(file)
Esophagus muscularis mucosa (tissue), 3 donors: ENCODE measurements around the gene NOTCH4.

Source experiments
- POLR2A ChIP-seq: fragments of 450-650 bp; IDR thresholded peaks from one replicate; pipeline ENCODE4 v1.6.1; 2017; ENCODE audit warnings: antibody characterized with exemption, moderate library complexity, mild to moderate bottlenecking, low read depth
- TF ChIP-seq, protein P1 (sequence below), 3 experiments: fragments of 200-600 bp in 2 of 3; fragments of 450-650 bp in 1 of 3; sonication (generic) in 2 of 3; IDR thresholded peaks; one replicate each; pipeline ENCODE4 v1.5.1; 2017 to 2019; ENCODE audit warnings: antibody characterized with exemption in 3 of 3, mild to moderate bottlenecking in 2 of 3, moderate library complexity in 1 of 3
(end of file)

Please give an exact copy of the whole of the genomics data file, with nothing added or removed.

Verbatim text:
Esophagus muscularis mucosa (tissue), 3 donors: ENCODE measurements around the gene NOTCH4.

Source experiments
- POLR2A ChIP-seq: fragments of 450-650 bp; IDR thresholded peaks from one replicate; pipeline ENCODE4 v1.6.1; 2017; ENCODE audit warnings: antibody characterized with exemption, moderate library complexity, mild to moderate bottlenecking, low read depth
- TF ChIP-seq, protein P1 (sequence below), 3 experiments: fragments of 200-600 bp in 2 of 3; fragments of 450-650 bp in 1 of 3; sonication (generic) in 2 of 3; IDR thresholded peaks; one replicate each; pipeline ENCODE4 v1.5.1; 2017 to 2019; ENCODE audit warnings: antibody characterized with exemption in 3 of 3, mild to moderate bottlenecking in 2 of 3, moderate library complexity in 1 of 3